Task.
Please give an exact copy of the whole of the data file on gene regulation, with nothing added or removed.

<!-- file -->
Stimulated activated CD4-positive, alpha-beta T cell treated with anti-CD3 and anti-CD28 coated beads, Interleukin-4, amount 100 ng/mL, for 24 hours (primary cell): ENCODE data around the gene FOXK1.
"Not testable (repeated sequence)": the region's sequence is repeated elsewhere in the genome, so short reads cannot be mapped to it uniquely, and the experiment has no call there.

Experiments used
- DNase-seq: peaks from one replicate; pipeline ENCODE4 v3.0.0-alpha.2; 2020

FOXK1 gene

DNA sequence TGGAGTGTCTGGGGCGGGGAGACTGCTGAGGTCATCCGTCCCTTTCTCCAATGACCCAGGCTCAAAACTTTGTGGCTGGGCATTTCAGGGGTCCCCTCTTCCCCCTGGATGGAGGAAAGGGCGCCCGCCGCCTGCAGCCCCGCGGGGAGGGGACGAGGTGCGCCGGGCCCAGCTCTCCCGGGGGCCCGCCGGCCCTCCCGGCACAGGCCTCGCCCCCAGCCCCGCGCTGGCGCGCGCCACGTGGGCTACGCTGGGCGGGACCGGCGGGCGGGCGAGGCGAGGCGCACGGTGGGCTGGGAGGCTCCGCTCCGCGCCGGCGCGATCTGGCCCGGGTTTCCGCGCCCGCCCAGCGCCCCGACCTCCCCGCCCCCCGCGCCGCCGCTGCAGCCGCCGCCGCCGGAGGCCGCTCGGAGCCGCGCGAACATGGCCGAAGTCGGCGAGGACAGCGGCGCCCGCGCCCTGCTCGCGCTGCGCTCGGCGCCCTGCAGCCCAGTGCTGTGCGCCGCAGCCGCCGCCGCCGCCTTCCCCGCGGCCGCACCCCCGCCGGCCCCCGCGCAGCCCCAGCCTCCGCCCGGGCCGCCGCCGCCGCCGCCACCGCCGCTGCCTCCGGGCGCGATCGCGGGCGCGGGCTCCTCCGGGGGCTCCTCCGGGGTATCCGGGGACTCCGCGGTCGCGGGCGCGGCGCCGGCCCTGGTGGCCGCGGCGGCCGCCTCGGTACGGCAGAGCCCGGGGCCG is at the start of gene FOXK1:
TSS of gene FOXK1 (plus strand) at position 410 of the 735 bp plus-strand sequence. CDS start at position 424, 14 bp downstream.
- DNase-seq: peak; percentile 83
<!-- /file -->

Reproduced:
Stimulated activated CD4-positive, alpha-beta T cell treated with anti-CD3 and anti-CD28 coated beads, Interleukin-4, amount 100 ng/mL, for 24 hours (primary cell): ENCODE data around the gene FOXK1.
"Not testable (repeated sequence)": the region's sequence is repeated elsewhere in the genome, so short reads cannot be mapped to it uniquely, and the experiment has no call there.

Experiments used
- DNase-seq: peaks from one replicate; pipeline ENCODE4 v3.0.0-alpha.2; 2020

FOXK1 gene

DNA sequence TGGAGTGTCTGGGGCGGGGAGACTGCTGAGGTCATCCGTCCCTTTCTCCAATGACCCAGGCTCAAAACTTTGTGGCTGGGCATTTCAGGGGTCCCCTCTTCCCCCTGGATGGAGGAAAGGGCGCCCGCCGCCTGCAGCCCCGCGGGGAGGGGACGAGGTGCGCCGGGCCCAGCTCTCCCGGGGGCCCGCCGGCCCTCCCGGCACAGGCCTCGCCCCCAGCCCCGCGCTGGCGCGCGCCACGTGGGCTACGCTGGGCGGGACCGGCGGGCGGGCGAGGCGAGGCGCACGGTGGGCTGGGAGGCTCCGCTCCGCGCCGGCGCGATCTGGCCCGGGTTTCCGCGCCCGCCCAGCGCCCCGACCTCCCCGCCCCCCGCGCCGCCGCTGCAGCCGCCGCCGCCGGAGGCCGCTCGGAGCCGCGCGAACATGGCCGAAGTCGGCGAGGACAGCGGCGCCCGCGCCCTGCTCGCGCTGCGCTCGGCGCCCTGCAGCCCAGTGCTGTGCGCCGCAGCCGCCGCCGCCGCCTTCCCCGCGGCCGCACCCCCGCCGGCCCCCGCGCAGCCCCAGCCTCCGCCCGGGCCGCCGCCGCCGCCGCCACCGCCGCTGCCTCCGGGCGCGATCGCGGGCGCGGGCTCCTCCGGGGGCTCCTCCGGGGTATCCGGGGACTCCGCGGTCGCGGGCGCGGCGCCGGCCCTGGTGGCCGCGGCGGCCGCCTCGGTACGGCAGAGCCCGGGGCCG is at the start of gene FOXK1:
TSS of gene FOXK1 (plus strand) at position 410 of the 735 bp plus-strand sequence. CDS start at position 424, 14 bp downstream.
- DNase-seq: peak; percentile 83